TONOPAH — A jury found a defendant charged in the February 2013 shooting death of an Amargosa Valley man not guilty of murder last week following a week-long trial in the case.
Avery Church, 58, was found not guilty on charges of murder with use of a deadly weapon, aiming a firearm at a human being and two counts of discharging a firearm where a person may be in danger that stemmed from the Feb. 17, 2013 shooting death of Jon Sprague.
Church’s defense in the case, according to his attorney Christopher Arabia, was that he shot Sprague in self-defense after the man showed up to his property and hit him during an argument over an earlier incident.
Church was first arrested in the case after Nye County Sheriff’s deputies were called to his residence on North Tamarack Ave. last year for a report of a man who had been shot.
Upon their arrival, officers found Sprague lying in the driveway suffering from a gunshot wound to the abdomen. Deputies administered first aid until he could be transported from the scene for emergency medical treatment. He died, however, before he reached the hospital.
An arrest report noted the confrontation that led to Sprague’s death had apparently started two days prior to the shooting.
Church had allegedly gotten into an argument with family members on Feb. 15, 2013 and was asked to leave their residence. Witnesses told police he then allegedly walked out with his hand on his gun in a threatening manner.
The day of the shooting, Church allegedly confronted four teenage boys present during the argument as they were collecting firewood across the street from his home.
The teens told police they began to argue and the argument became heated until Church allegedly pulled out his gun and pointed it in their direction. They said he then spun around and fired two rounds into a nearby stump.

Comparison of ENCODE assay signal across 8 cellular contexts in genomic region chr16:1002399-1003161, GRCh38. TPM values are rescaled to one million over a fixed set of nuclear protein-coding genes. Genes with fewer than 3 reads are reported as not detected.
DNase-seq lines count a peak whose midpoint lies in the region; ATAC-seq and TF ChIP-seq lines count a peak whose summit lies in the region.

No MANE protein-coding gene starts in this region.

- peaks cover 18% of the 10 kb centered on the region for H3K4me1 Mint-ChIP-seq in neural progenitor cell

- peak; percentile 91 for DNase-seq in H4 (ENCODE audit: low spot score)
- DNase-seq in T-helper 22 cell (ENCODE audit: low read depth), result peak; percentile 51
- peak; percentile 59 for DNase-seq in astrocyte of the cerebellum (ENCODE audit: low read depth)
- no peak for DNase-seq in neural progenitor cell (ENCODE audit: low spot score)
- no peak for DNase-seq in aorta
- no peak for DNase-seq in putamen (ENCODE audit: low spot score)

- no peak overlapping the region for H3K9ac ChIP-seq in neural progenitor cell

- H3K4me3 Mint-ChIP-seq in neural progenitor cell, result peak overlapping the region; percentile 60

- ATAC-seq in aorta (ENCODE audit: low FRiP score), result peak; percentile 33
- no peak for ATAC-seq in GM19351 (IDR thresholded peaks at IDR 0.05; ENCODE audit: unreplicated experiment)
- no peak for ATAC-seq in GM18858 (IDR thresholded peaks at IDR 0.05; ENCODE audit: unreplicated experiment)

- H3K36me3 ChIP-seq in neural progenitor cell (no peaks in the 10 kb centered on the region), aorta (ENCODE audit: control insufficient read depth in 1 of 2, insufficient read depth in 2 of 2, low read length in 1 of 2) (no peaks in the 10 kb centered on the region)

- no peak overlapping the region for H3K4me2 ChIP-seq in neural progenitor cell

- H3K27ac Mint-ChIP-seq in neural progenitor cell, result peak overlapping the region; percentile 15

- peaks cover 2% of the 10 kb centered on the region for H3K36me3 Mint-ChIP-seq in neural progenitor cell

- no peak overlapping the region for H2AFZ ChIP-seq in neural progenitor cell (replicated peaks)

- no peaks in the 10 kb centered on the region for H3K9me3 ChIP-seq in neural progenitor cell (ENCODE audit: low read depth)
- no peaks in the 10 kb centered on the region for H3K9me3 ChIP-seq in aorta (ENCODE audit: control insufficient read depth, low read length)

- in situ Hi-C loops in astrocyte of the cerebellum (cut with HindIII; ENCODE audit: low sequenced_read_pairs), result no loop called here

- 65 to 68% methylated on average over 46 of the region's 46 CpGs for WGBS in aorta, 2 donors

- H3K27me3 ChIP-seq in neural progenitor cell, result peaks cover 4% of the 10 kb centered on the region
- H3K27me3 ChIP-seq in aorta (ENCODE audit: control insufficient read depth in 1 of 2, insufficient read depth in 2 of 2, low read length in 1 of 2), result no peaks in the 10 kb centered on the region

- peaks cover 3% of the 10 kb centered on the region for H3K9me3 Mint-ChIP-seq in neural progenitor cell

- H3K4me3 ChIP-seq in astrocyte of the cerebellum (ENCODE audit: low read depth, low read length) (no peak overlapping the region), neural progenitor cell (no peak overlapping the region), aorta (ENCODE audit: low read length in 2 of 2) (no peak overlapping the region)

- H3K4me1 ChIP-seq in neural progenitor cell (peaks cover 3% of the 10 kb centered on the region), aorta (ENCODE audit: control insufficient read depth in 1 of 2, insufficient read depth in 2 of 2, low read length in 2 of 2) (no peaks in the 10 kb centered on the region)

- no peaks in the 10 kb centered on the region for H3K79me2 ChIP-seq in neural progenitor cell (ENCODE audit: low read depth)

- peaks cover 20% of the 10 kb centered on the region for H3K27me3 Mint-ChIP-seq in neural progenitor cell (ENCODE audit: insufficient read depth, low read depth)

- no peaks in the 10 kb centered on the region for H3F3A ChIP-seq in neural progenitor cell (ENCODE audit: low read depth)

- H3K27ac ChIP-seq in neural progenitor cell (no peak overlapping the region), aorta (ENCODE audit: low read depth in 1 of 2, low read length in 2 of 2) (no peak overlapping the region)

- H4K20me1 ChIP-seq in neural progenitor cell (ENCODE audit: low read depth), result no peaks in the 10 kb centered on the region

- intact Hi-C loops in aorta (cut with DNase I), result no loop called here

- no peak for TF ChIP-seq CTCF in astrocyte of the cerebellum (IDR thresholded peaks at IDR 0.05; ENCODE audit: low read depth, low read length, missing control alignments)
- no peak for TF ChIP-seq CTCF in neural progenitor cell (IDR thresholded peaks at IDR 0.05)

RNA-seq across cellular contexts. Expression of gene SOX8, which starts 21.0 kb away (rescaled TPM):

The boys left the area and told an adult family member, who was with Sprague, about the argument.
Less than an hour later, Sprague arrived at Church’s home to confront him about pointing his gun at the boys. It was during that conversation Church allegedly shot and killed Sprague in his driveway.
Church told police at the time he felt scared and threatened after Sprague showed up that afternoon. Sprague allegedly punched Church in the ear and chin, refusing to leave when he was told to do so. That’s when he said he pulled his gun on the other man.
During open arguments, Deputy District Attorney John J. Friel Jr. told jurors that Church had admitted to shooting Sprague.
“I have the burden of proof … and I take it seriously,” he said. “Avery Church did it. There is no question about it.”
He proceeded to outline how a family dispute several days prior to the shooting over one of the juvenile boys he later confronted killing several dogs had escalated and ended two days later with Sprague’s death.
Arabia, however, told jurors Sprague was heavily intoxicated when he arrived at Church’s address and struck and hit him twice on Feb. 17, 2013.
He said Sprague had a blood alcohol level over twice the legal limit at the time of the altercation, adding numerous law enforcement agencies failed in the investigation of the incident.
“James Sprague was stinking drunk and out of control,” he said.
The state was first to present its case to jurors, bringing before them several witnesses to testify about the events leading up to the shooting and the shooting itself.
Church’s brother-in–law Bert Lucas, who was in the vehicle with Sprague when the man drove to Church’s residence to confront him the day of the incident, testified things had been tense since an argument at his house on Feb. 15, 2013.
Lucas reportedly told the court he, several family members and Sprague were drinking beer when Church arrived at his home.